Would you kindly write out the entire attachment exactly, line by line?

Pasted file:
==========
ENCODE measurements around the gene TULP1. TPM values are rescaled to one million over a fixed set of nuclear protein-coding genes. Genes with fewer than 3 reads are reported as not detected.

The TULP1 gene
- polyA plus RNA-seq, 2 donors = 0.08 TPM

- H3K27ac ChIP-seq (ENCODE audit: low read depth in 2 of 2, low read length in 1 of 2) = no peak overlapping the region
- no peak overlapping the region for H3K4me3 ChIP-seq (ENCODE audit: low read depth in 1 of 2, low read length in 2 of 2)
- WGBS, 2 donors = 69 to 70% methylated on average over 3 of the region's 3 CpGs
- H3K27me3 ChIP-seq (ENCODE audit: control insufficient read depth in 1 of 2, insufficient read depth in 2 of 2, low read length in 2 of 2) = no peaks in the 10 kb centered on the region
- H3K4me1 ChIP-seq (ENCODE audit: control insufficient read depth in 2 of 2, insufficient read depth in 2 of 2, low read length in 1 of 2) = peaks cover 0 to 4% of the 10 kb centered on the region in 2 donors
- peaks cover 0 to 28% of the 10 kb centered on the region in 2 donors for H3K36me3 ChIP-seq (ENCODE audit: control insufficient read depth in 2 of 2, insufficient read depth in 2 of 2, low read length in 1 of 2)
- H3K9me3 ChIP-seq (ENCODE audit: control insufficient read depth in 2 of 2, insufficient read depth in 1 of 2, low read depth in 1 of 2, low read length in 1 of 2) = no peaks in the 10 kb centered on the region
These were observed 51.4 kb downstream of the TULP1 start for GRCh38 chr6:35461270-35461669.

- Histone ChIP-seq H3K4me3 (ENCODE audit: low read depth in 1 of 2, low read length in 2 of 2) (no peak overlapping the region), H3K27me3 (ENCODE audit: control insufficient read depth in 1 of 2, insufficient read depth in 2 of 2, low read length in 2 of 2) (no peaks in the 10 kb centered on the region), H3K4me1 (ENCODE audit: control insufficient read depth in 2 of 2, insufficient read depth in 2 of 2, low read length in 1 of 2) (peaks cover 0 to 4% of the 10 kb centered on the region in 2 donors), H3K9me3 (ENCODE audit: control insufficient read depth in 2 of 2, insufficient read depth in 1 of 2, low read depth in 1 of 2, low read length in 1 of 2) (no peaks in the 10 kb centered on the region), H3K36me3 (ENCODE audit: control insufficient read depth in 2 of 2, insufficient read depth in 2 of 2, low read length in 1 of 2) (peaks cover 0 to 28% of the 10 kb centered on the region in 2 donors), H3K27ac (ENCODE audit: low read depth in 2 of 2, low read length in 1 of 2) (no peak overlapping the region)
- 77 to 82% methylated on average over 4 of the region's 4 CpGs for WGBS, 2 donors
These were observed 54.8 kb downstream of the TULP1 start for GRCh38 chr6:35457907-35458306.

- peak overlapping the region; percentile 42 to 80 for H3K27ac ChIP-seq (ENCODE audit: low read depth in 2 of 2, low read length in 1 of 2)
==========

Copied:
ENCODE measurements around the gene TULP1. TPM values are rescaled to one million over a fixed set of nuclear protein-coding genes. Genes with fewer than 3 reads are reported as not detected.

The TULP1 gene
- polyA plus RNA-seq, 2 donors = 0.08 TPM

- H3K27ac ChIP-seq (ENCODE audit: low read depth in 2 of 2, low read length in 1 of 2) = no peak overlapping the region
- no peak overlapping the region for H3K4me3 ChIP-seq (ENCODE audit: low read depth in 1 of 2, low read length in 2 of 2)
- WGBS, 2 donors = 69 to 70% methylated on average over 3 of the region's 3 CpGs
- H3K27me3 ChIP-seq (ENCODE audit: control insufficient read depth in 1 of 2, insufficient read depth in 2 of 2, low read length in 2 of 2) = no peaks in the 10 kb centered on the region
- H3K4me1 ChIP-seq (ENCODE audit: control insufficient read depth in 2 of 2, insufficient read depth in 2 of 2, low read length in 1 of 2) = peaks cover 0 to 4% of the 10 kb centered on the region in 2 donors
- peaks cover 0 to 28% of the 10 kb centered on the region in 2 donors for H3K36me3 ChIP-seq (ENCODE audit: control insufficient read depth in 2 of 2, insufficient read depth in 2 of 2, low read length in 1 of 2)
- H3K9me3 ChIP-seq (ENCODE audit: control insufficient read depth in 2 of 2, insufficient read depth in 1 of 2, low read depth in 1 of 2, low read length in 1 of 2) = no peaks in the 10 kb centered on the region
These were observed 51.4 kb downstream of the TULP1 start for GRCh38 chr6:35461270-35461669.

- Histone ChIP-seq H3K4me3 (ENCODE audit: low read depth in 1 of 2, low read length in 2 of 2) (no peak overlapping the region), H3K27me3 (ENCODE audit: control insufficient read depth in 1 of 2, insufficient read depth in 2 of 2, low read length in 2 of 2) (no peaks in the 10 kb centered on the region), H3K4me1 (ENCODE audit: control insufficient read depth in 2 of 2, insufficient read depth in 2 of 2, low read length in 1 of 2) (peaks cover 0 to 4% of the 10 kb centered on the region in 2 donors), H3K9me3 (ENCODE audit: control insufficient read depth in 2 of 2, insufficient read depth in 1 of 2, low read depth in 1 of 2, low read length in 1 of 2) (no peaks in the 10 kb centered on the region), H3K36me3 (ENCODE audit: control insufficient read depth in 2 of 2, insufficient read depth in 2 of 2, low read length in 1 of 2) (peaks cover 0 to 28% of the 10 kb centered on the region in 2 donors), H3K27ac (ENCODE audit: low read depth in 2 of 2, low read length in 1 of 2) (no peak overlapping the region)
- 77 to 82% methylated on average over 4 of the region's 4 CpGs for WGBS, 2 donors
These were observed 54.8 kb downstream of the TULP1 start for GRCh38 chr6:35457907-35458306.

- peak overlapping the region; percentile 42 to 80 for H3K27ac ChIP-seq (ENCODE audit: low read depth in 2 of 2, low read length in 1 of 2)